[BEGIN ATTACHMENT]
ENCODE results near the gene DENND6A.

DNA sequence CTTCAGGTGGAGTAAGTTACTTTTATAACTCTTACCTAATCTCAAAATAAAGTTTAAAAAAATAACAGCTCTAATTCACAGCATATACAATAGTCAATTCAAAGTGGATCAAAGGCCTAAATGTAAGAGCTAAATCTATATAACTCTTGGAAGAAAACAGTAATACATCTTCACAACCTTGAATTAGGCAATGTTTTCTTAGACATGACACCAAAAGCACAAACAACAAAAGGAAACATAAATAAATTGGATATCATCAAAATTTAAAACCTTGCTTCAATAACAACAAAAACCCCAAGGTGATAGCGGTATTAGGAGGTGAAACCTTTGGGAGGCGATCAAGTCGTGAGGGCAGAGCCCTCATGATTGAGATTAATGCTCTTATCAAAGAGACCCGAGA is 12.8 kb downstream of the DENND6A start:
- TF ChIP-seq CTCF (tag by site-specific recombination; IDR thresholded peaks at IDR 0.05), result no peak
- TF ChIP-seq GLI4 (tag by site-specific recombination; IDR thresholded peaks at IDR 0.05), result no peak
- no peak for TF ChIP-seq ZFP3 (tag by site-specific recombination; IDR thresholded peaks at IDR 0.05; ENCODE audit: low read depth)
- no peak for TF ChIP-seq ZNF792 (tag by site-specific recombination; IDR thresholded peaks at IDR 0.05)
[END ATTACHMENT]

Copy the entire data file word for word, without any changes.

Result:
ENCODE results near the gene DENND6A.

DNA sequence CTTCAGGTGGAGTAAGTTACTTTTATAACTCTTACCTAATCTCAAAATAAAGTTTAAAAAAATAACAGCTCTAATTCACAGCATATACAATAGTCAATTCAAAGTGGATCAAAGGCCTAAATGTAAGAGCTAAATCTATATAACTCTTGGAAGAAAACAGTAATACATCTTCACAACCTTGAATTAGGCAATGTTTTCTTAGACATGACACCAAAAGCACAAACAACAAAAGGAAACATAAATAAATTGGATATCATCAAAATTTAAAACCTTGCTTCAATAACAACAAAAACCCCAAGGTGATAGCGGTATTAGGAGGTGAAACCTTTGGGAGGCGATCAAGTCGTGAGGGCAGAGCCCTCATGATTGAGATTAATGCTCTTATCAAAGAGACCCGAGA is 12.8 kb downstream of the DENND6A start:
- TF ChIP-seq CTCF (tag by site-specific recombination; IDR thresholded peaks at IDR 0.05), result no peak
- TF ChIP-seq GLI4 (tag by site-specific recombination; IDR thresholded peaks at IDR 0.05), result no peak
- no peak for TF ChIP-seq ZFP3 (tag by site-specific recombination; IDR thresholded peaks at IDR 0.05; ENCODE audit: low read depth)
- no peak for TF ChIP-seq ZNF792 (tag by site-specific recombination; IDR thresholded peaks at IDR 0.05)